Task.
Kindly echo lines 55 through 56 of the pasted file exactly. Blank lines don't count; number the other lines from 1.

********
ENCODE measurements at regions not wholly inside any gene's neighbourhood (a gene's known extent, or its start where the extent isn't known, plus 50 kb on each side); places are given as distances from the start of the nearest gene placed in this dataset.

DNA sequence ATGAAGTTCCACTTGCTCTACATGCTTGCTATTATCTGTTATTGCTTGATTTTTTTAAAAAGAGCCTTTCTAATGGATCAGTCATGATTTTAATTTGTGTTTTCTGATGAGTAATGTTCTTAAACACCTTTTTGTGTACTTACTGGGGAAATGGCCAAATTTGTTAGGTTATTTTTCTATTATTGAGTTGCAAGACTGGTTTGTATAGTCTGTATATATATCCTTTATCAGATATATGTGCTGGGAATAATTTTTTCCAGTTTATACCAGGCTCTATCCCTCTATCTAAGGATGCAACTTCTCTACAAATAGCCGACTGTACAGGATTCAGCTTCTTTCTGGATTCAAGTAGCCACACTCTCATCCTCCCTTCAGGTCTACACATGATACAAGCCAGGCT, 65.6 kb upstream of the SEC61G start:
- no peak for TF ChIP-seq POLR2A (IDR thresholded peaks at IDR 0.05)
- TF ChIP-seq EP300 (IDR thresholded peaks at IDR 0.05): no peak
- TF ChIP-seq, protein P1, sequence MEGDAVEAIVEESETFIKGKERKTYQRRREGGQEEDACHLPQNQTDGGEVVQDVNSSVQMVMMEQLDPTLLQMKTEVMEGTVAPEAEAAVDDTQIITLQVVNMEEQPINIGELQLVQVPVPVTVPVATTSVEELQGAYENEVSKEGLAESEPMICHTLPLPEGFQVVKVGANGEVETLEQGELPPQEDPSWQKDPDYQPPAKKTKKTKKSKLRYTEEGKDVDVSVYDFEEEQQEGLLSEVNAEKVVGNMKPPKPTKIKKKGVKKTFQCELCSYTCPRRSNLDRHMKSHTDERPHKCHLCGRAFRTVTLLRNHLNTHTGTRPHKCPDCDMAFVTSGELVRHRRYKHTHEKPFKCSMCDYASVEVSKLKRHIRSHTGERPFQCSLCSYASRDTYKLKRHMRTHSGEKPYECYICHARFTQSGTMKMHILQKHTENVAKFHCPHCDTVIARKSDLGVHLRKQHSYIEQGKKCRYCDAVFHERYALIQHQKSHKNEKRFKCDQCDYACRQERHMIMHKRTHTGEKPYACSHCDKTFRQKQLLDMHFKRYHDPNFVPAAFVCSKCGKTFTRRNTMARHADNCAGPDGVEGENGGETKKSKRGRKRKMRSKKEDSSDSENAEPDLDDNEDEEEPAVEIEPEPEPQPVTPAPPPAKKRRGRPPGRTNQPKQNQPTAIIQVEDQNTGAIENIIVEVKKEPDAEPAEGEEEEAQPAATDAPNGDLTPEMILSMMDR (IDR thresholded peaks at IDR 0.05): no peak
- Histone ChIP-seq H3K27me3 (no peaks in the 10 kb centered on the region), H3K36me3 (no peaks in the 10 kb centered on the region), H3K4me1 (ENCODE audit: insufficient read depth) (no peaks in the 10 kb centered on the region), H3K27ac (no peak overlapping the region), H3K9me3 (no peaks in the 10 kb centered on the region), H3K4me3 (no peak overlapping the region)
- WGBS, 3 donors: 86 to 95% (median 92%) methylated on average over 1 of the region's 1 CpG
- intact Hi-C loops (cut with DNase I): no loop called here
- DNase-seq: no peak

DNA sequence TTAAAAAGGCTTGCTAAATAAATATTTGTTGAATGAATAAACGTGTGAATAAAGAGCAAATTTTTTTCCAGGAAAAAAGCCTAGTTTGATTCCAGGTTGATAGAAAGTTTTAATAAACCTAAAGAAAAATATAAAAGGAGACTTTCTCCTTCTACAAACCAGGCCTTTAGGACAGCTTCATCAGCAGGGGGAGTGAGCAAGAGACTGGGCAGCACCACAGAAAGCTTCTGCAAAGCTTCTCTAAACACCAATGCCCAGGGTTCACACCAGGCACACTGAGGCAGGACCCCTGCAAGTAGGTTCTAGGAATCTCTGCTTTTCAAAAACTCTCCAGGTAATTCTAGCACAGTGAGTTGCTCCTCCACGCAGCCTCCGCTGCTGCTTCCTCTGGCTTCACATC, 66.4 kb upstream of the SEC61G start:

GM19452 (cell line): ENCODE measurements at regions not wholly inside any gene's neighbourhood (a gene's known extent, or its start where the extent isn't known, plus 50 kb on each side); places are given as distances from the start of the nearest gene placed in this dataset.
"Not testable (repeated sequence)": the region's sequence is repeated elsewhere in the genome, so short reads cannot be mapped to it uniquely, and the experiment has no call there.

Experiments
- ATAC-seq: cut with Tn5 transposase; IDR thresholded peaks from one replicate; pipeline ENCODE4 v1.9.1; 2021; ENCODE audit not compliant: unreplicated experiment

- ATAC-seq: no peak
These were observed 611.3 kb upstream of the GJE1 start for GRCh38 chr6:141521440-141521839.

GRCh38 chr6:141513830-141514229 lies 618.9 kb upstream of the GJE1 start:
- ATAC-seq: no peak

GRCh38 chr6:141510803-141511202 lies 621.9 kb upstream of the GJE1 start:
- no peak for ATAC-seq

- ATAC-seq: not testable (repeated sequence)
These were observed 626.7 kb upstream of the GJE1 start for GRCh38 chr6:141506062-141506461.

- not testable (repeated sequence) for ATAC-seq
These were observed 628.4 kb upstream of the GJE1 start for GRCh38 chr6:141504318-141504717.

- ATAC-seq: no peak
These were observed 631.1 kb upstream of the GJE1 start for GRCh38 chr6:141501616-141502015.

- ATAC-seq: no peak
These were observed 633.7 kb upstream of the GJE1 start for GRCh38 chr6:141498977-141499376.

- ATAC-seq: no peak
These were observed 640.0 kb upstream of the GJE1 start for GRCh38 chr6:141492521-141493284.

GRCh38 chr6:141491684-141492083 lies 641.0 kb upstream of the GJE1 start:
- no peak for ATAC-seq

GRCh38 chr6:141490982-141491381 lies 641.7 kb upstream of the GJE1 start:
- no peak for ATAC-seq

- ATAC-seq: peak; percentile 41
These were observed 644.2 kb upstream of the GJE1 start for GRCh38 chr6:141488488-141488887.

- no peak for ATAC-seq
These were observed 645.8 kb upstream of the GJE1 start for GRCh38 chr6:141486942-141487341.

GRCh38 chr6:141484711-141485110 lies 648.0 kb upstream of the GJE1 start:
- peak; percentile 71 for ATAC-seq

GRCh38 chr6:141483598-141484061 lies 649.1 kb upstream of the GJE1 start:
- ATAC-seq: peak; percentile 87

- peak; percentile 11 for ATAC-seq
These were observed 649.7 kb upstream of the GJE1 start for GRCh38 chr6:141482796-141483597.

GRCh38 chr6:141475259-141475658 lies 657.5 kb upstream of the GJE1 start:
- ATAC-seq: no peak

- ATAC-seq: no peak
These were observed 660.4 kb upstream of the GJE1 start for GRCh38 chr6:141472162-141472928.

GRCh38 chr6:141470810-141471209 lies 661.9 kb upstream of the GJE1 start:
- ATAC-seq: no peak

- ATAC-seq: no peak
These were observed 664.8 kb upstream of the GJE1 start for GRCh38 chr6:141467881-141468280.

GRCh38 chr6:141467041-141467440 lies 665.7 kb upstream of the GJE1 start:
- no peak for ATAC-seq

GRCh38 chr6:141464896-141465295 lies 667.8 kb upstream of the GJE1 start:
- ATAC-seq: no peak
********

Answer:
GRCh38 chr6:141464896-141465295 lies 667.8 kb upstream of the GJE1 start:
- ATAC-seq: no peak